Single Compression Scrap Metal Baler, O/No. 6610, c.1950

Order 6610 for William Redfern Ltd., c.1950

Size of the box;  72″ x 36″ x 32″.  Size of bale 36″ x 18″ x 18″.

Cover ram power 220 tons.  Horizontal ram 190 tons.

Final specific pressure 42 tons/sq.ft.  Working pressure 1500 psi & 2240 psi.

65 HP two-stage Fraser and Deri-Sine pumps.

Click on a photograph to enlarge an image.

Click on the hyperlink to see other Notable Orders from the 1950s.

If you remember designing, machining, fitting, installing, maintaining, or working with this machine please share your memories at the bottom of the page by clicking on the words Add a comment about this page.

Comments about this page

  • The sixth photo was taken in Bay 2 of Hydraulic (Fitting Shop) 2. The fitter pictured with the machine is, I’m sure, Arthur Jones.

    I remember Arthur from my time in Hydraulic 2 in the latter part of the 1960’s. In those days he was working on lighter things, pumps and valve assemblies. He was a quiet man but good with his hands, and once showed me a length of chain he had carved out of a piece of wood, and each link was completely moveable!

    He must have also had a lot of patience! In front of Arthur and the Baler is the wall of the Finished Parts Store, where Wally Windridge ‘held court’! As with the spares bench, you’d often hear a lot of laughter coming out of Wally’s stores as it was a place where people would stop for a chat as they passed by!

    To the left of Arthur, just past the entrance to the stores, you can see a crane driver holding or pulling one of the ropes with which you operated the overhead crane. Each movement of the crane was controlled by pulling down on the appropriate rope, up/down, left/right, forward/back, on/off. There were 2 cranes in the bay. I can’t really remember what capacity they were, but I would guess at 10 ton and 15 ton. If there wasn’t a driver available we would drive the cranes ourselves.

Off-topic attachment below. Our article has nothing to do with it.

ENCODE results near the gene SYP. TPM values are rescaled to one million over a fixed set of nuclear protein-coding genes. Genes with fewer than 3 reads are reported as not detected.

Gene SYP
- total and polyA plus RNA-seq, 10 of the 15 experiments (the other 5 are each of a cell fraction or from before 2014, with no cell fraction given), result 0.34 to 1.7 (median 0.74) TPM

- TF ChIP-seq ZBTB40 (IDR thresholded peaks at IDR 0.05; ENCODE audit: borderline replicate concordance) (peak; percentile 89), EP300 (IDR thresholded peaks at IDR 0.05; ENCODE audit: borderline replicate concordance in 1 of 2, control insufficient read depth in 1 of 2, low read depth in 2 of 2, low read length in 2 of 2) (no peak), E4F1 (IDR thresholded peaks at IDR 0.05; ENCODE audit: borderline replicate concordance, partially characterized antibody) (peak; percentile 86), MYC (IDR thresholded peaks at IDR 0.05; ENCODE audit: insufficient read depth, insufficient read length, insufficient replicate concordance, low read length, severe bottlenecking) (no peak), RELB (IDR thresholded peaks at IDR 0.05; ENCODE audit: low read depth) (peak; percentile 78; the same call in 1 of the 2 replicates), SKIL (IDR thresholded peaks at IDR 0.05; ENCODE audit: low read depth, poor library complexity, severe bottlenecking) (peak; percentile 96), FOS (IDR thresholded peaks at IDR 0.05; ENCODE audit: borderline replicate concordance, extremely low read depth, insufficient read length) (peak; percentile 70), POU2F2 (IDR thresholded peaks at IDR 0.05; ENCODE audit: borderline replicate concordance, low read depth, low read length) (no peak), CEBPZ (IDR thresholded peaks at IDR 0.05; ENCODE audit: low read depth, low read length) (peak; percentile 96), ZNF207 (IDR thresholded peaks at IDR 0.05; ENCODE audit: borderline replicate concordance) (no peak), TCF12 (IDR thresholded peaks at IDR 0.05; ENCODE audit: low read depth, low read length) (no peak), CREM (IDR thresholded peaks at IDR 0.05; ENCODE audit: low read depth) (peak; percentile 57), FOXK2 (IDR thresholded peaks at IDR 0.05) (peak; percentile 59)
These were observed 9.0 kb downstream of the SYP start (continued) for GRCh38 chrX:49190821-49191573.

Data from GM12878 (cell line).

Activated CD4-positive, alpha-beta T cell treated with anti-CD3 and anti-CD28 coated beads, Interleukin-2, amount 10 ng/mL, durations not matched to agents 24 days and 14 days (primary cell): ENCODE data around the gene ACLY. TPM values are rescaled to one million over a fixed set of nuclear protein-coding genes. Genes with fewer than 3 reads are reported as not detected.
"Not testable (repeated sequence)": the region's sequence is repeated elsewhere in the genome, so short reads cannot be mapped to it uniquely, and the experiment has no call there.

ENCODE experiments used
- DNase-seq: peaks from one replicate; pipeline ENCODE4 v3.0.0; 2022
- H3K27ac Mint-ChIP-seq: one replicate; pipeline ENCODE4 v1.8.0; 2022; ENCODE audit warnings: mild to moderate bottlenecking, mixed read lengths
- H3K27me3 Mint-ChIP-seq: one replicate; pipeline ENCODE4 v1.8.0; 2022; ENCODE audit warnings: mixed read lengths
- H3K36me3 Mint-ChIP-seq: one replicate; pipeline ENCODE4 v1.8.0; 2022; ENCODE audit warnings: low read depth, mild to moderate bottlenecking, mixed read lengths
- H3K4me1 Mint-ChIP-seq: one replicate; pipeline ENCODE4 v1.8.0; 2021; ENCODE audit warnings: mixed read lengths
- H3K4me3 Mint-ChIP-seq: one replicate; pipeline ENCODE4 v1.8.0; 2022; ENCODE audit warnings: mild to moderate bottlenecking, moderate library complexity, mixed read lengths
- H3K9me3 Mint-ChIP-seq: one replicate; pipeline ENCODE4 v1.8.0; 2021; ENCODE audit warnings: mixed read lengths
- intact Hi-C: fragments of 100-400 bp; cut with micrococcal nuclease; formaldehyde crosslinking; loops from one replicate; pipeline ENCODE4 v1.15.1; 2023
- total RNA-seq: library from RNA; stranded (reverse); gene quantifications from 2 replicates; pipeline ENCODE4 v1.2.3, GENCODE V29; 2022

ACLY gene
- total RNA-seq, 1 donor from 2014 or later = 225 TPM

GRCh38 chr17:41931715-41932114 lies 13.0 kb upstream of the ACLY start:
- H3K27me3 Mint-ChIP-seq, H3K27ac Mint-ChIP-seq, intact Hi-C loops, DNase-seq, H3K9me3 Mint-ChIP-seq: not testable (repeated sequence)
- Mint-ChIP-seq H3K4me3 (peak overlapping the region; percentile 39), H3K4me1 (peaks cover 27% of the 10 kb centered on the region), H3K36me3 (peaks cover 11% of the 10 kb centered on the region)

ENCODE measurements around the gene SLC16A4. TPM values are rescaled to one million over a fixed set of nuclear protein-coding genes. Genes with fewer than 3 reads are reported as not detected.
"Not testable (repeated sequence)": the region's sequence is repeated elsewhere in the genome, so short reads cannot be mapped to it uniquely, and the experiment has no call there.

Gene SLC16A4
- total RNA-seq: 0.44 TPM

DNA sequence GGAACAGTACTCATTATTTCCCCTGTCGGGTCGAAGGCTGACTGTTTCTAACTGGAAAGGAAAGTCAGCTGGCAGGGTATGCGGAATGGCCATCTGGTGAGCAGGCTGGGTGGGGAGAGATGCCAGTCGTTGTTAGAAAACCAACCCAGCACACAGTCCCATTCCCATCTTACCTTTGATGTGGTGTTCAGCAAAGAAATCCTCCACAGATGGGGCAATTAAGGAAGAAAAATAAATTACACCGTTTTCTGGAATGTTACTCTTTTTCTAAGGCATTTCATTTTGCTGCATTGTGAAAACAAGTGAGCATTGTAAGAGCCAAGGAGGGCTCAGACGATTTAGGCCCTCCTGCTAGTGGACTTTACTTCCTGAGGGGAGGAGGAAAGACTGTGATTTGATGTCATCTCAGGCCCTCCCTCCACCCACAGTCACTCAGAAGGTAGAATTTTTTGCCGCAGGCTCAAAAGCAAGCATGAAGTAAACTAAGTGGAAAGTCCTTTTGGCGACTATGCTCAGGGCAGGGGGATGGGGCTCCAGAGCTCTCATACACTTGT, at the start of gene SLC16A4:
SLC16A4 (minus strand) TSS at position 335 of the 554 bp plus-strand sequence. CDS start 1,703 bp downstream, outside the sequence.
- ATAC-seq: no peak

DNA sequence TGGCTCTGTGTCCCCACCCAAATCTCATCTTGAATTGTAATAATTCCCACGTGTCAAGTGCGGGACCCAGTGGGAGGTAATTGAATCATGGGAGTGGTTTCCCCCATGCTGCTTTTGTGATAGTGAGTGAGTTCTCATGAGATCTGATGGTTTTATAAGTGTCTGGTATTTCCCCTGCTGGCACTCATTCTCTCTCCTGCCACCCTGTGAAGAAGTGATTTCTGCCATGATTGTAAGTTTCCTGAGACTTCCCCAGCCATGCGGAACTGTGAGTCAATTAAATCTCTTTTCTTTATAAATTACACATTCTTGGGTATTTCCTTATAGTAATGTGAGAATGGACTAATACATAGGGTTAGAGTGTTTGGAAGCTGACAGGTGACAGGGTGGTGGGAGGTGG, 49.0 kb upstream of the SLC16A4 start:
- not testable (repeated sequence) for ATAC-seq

I was once told that, a long, long time ago, a street ran along where Bay 2 stood and that the stores area was the stables of an inn which eventually became the Time Office, the Despatch Office and some other offices behind. I had my initial interview for my apprenticeship in one of the back offices with Geoffrey Moreton in the summer of 1964. Having been told the story about the street/road and the inn, I could see from the style of the building that it could quite well have been true. I did contact Gloucester Council at the time of F&P’s demolition to ask if this was being investigated from a historical point of view, but didn’t really get anywhere, so maybe I’ll never know! Chippy Aston

    By Graham Aston (02/08/2013)
  • As ever, thank you Chippy for adding these memories – they really bring the photograph to life! Arthur Jones must have been a long-serving Fitter and taught you a lot about the job as an apprentice and the how Fielding’s had been years before you joined?

    It would be great to hear more about Wally Windridge – what he was like, and any other stories you remember about him – and what his Stores were like inside.

    Your comment about the history of the site has piqued my interest. We’ve got maps of the Fielding’s site online here:

    But I’ll see if I can’t find some older ones at the Archives which might answer your questions…

    By Ollie Taylor (02/08/2013)

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